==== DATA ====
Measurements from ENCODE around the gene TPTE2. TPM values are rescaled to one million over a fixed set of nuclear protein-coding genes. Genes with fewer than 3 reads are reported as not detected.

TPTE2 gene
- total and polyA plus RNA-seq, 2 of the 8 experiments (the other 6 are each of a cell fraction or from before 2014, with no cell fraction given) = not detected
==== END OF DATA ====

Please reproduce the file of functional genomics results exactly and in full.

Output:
Measurements from ENCODE around the gene TPTE2. TPM values are rescaled to one million over a fixed set of nuclear protein-coding genes. Genes with fewer than 3 reads are reported as not detected.

TPTE2 gene
- total and polyA plus RNA-seq, 2 of the 8 experiments (the other 6 are each of a cell fraction or from before 2014, with no cell fraction given) = not detected